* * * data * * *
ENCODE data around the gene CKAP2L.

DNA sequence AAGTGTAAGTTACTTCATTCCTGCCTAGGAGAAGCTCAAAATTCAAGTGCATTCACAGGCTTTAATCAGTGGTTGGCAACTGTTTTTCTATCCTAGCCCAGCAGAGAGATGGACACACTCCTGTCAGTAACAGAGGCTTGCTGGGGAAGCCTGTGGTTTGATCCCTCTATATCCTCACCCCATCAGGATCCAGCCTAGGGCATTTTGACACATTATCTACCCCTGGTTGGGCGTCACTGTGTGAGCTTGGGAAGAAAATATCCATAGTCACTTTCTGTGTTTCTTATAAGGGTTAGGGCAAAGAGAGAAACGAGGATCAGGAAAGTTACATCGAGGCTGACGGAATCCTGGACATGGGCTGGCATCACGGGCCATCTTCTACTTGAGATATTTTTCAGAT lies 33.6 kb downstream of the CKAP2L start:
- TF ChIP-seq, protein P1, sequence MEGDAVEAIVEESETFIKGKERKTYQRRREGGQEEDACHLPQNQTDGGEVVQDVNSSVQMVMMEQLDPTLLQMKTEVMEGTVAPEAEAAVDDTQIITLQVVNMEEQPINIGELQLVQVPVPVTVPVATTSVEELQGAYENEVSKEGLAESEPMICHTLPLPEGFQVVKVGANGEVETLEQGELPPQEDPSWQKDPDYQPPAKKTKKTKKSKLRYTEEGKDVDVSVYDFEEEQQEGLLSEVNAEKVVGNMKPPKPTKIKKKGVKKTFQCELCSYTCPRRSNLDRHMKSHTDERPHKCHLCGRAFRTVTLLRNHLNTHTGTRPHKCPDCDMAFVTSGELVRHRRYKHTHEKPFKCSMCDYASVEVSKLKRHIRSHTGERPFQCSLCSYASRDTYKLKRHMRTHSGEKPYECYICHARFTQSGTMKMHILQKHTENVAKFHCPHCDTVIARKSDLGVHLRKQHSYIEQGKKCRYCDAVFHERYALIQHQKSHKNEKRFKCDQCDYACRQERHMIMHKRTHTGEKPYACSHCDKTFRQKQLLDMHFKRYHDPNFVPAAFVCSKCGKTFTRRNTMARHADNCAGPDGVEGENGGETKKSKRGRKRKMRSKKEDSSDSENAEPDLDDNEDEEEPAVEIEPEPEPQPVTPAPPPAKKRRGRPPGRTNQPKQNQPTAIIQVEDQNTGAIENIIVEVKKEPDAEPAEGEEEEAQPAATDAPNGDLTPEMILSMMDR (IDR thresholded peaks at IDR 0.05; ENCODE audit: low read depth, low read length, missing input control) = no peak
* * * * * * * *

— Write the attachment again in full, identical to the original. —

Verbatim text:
ENCODE data around the gene CKAP2L.

DNA sequence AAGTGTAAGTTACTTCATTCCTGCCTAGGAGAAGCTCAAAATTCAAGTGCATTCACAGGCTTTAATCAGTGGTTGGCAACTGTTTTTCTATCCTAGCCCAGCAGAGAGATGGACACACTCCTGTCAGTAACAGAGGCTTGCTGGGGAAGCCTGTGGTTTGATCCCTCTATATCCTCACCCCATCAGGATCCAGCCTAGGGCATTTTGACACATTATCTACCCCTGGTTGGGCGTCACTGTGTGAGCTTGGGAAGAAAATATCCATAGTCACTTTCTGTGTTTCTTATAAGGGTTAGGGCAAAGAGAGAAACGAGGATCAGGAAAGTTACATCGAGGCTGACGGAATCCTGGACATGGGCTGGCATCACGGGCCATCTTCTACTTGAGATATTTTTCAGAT lies 33.6 kb downstream of the CKAP2L start:
- TF ChIP-seq, protein P1, sequence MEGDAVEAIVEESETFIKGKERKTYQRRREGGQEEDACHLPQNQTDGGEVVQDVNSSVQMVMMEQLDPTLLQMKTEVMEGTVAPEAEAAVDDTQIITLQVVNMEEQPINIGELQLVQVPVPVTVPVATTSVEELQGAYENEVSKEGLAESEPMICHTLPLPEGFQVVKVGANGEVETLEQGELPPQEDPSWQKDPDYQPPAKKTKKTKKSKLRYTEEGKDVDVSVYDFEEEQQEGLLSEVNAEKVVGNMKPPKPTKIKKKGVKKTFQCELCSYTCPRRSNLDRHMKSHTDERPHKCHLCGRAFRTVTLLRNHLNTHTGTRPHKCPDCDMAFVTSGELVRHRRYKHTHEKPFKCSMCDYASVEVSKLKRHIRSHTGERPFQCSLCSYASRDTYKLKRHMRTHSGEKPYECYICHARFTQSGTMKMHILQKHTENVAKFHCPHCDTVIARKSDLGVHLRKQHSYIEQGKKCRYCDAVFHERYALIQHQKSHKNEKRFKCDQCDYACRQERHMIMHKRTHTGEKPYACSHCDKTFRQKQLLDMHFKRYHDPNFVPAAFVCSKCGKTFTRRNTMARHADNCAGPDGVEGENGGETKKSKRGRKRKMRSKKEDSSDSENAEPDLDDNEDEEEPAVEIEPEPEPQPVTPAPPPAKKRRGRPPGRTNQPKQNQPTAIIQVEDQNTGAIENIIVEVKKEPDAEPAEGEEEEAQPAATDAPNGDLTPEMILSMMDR (IDR thresholded peaks at IDR 0.05; ENCODE audit: low read depth, low read length, missing input control) = no peak